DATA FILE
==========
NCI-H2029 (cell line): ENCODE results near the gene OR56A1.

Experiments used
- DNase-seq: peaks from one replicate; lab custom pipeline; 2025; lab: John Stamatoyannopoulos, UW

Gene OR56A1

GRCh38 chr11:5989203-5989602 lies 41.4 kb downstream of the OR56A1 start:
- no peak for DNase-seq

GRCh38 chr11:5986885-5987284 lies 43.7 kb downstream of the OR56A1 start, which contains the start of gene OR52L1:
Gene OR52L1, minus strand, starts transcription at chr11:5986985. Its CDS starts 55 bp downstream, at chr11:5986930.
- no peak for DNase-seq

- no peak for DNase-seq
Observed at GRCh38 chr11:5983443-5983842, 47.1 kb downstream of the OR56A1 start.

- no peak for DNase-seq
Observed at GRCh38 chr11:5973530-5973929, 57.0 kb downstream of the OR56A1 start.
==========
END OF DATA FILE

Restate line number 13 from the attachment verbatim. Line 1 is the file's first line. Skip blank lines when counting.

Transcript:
Observed at GRCh38 chr11:5973530-5973929, 57.0 kb downstream of the OR56A1 start.